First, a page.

Anxiety with Insight

So, I went to the therapist yesterday. She seems good. I mean, we’ll see how it goes, but so far I like her. I told her that one of the things I find so frustrating about this is that I know what my problems are. I have good smarty-pants friends. We sit around and hash and rehash stuff and try to understand it.

And I have always placed my faith in the belief that knowledge is freeing. So, as you know, it’s frustrated me a great deal that I can’t just think my way out of this or understand it into stopping. And she said that there are two broad general categories of anxiety–anxiety with insight and anxiety without. And basically, I fall into the first category of someone who has given a lot of thought to this and kind of understands how I tick.

But that wasn’t the interesting part (except to reassure me that I’m right to seek help because if this is something I could fix on my own, it would be fixed, because I’ve devoted enough mental energy to it).

No, so I was talking to her about how frustrating and scary it is to be in the middle of a panic attack and to have my rational mind saying “Everything is fine. Nothing bad is happening to you.” and have my body doing what it wants anyway, as if something bad is happening. Because it seems pretty straight forward–you’ve mistakenly thought something bad was happening. You realize your mistake. You stop responding as if something bad is happening. How hard can that be? And yet, that doesn’t work.

But she was explaining what’s actually happening in the brain and it blew my mind! The thing isn’t just that there’s a mistaken bad trigger. It’s that, in avoiding the bad thing, you make a positive connotation with the thing you do to avoid it and then, in doing the thing you do to avoid the bad thing over and over again, it reinforces in your brain how great it is to do the avoidance thing. Does this make sense?

Let me try a concrete example. I have panic attacks when I go up the stairs in my building so I take the elevator instead. I have been thinking of the “taking the elevator” part as having no intrinsic value. But no, the hundreds of times I have taken the elevator without panic have developed in my brain a pathway of positive experience. So, the panic attack serves not just to keep me from the action my brain has decided is negative, but to push me toward the soothing behavior. So, it’s not simply “You can’t take the stairs.” It’s also “Man, wouldn’t this be so much easier if you took the elevator? Isn’t the elevator awesome? No troubles on the elevator, man. Just go for the elevator. DON’T TAKE THE STAIRS MY GOD DON’T TAKE THE STAIRS. But wow, the elevator is cool.”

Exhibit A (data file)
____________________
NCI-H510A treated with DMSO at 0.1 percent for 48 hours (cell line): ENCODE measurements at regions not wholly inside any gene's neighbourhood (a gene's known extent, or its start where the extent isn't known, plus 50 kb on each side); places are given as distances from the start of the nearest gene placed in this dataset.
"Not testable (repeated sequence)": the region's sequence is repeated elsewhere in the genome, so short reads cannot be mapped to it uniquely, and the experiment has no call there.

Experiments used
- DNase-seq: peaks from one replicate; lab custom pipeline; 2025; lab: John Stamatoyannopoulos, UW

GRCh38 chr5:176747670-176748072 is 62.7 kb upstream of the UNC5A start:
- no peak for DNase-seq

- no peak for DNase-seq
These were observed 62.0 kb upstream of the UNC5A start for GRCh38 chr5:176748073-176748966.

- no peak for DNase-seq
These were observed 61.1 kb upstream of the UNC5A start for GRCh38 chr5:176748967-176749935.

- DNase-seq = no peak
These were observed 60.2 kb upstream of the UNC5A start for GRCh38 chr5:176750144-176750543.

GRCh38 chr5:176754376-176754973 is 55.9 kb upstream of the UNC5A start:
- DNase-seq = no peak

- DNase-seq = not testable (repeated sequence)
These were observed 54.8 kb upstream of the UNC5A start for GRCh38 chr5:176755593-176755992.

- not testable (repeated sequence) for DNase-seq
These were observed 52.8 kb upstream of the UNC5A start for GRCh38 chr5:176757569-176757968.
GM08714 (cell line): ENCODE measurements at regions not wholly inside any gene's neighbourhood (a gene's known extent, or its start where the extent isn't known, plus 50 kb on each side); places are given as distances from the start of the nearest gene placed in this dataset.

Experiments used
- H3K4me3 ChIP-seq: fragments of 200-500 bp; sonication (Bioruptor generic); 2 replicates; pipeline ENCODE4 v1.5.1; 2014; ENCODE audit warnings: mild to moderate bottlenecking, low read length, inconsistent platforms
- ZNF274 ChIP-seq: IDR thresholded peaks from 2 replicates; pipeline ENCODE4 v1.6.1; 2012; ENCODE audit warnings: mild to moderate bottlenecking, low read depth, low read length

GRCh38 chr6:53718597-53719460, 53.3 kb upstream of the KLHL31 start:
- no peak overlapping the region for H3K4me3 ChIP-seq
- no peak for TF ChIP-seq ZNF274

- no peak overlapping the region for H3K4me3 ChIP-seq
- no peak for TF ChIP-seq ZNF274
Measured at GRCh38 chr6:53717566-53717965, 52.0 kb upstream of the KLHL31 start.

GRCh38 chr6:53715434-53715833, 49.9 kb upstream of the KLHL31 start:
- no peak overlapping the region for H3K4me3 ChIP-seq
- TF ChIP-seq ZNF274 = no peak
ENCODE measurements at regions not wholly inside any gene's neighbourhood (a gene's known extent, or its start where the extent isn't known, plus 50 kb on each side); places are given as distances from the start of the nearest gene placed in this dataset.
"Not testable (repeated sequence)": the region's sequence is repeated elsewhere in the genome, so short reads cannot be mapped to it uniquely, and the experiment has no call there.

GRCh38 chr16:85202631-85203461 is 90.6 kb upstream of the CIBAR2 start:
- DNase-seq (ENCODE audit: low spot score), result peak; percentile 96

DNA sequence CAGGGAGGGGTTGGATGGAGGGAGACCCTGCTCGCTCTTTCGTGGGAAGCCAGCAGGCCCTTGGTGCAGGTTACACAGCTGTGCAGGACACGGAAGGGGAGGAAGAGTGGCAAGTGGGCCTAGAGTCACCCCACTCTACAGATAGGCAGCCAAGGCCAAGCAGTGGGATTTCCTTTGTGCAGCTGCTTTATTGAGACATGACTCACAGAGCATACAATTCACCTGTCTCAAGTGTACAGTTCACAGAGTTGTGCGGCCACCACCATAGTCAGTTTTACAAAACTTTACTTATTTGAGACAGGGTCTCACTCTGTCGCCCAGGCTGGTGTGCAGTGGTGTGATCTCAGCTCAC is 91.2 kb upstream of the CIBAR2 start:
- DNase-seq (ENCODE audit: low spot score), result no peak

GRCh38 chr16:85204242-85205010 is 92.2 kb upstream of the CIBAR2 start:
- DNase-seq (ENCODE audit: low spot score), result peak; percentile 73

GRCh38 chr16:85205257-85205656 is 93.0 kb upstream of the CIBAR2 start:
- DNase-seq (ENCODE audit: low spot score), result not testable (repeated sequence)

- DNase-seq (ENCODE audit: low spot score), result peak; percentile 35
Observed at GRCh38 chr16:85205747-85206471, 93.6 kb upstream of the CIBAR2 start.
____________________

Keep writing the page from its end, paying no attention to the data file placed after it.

So, when I’m freaked out about, say, standing on the edge of a drop, my brain isn’t saying “don’t get closer or you’ll fall and die.” It’s saying, “MY GOD WOMAN, STEP BACK SO YOU DON’T DIE.” And then, when I do step back, boom, pleasure and relief.

If I’m understanding what she’s saying, the panic attack isn’t just about keeping me from doing a thing my brain has decided is negative–therefore it’s just a matter of showing my brain that the negative connotation is a mistake–it’s also about pushing me into an experience that is positive–in that it relieves my anxiety.

Now, I think I see why some people believe anxiety and OCD are similar. I do have these kinds of relieving behaviors. They’re not as extreme as “I have to check the lock exactly seven times before I can leave the house or I can’t be sure it’s really locked,” because I usually just have to do one thing once. And it’s not as noticeable as “I have to touch every lamppost or my mom will die,” because the positive action is very closely linked to the negative thing I’m avoiding.

But man, understanding that the panic attacks and the anxiety are not just about avoiding negative outcomes but shifting me toward relief is kind of blowing my mind.  Like, yeah, that makes sense with my experience and it explains why it’s so fucking hard to deal with–there are two things going on, not just one.

Anyway, there is also homework! Which I find delightful, but also, man, trying to figure out what all my triggers are…I mean, just on my walk this morning, I realized I hate walking across bridges on the greenways. And I just don’t do it. Like, I’d forgotten that I just don’t do that anymore. So, I’m going to have to do some digging to see what else I’ve just cut myself off from and then, whew, problem solved, forgotten about.